The Government has recently announced that it is to press ahead with proposals for a massive increase in court fees. Unsurprisingly, this is causing concern among the judiciary, litigants and legal practitioners.
Cases that are pleaded in excess of £10,000 will attract a fee based on 5% of the claim’s value (subject to a £10,000 cap). This will result in a huge increase for court fees, particularly for high value cases.
A 10% discount will continue to be available for claims issued electronically. Fees for claims of less than £10,000 are unaffected by the changes. It will also be possible for low income claimants to rely upon a fee remission scheme, thereby avoiding the exorbitant fees.
The Civil Justice Council has expressed concern about the proposals and given an example of a sample case valued at £190,000, which would result in an increase in current fees by 622%. We share their concerns that such a major increase will act as a barrier to access to justice by pricing many potential litigants out of the courts.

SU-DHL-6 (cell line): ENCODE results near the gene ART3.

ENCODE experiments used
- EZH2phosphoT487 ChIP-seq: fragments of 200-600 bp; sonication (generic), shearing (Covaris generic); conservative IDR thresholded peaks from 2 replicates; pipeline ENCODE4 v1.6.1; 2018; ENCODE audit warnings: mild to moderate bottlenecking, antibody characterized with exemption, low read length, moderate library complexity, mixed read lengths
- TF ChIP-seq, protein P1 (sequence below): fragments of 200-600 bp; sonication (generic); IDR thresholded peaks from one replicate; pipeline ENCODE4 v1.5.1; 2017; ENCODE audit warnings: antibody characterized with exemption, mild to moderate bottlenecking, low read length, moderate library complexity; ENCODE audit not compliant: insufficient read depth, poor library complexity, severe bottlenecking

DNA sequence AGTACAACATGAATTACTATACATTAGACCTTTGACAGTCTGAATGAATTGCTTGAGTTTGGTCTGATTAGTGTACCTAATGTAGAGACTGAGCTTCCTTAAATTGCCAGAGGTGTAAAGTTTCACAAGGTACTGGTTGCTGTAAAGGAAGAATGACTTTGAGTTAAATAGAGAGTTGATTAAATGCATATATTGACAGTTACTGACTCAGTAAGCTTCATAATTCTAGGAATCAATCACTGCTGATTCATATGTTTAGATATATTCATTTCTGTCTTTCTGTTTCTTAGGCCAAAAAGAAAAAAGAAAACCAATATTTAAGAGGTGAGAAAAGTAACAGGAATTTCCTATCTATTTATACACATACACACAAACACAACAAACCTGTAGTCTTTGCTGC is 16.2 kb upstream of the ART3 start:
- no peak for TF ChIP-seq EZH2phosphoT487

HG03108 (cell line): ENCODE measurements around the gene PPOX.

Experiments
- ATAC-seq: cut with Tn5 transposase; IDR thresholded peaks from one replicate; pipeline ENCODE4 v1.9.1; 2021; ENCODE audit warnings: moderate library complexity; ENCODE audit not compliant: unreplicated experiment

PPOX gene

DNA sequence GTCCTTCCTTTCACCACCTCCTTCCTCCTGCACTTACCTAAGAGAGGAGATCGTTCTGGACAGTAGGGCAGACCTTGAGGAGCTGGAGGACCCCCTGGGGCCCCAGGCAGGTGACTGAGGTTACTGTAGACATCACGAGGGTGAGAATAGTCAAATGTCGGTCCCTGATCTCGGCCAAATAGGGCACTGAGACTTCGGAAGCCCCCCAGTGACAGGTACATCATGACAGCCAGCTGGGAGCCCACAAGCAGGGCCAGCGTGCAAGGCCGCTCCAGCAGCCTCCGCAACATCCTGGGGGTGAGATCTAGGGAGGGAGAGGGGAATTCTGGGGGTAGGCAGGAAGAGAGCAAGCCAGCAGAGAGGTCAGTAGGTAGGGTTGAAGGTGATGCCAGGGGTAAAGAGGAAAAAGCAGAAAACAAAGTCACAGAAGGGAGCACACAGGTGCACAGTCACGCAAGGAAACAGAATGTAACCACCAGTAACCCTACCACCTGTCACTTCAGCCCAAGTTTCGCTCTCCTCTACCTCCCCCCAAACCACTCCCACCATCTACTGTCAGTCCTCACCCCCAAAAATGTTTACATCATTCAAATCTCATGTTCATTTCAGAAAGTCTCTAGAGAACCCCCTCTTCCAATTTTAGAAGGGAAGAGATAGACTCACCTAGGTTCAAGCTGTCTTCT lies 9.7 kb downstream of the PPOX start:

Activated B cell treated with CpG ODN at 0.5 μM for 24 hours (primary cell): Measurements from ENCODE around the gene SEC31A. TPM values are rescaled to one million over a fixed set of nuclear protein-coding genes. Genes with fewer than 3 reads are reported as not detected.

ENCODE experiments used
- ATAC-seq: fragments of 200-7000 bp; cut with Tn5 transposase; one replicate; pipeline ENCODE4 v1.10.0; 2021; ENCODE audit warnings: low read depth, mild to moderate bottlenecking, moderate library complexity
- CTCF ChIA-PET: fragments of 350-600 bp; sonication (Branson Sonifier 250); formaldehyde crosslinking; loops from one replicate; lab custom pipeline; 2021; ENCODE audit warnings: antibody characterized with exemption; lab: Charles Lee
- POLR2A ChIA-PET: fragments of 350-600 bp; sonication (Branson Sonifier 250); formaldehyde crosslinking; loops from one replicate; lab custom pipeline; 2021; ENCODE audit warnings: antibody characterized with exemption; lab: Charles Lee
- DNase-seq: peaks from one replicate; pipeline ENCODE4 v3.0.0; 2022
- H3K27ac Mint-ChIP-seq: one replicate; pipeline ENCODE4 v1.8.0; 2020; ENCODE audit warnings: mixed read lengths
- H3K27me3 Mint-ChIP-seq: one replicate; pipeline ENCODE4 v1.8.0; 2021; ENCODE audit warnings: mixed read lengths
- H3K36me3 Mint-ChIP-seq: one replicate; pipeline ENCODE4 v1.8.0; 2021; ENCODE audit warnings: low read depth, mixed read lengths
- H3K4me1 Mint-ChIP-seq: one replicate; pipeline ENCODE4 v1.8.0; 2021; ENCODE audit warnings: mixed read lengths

By way of a comparison, the Lord Chief Justice Lord Thomas of Cwmgiedd recently noted that the new UK court fees are 25-100 times greater than those paid in New York.
There can be little doubt that this move will further restrict a litigant’s access to justice and that parties will have to place greater reliance upon alternative dispute resolution (ADR) and mediation. It may also prompt defendants to enter into meaningful negotiations in the pre action stages, where liability is clear cut, to avoid payment of the associated issue fee.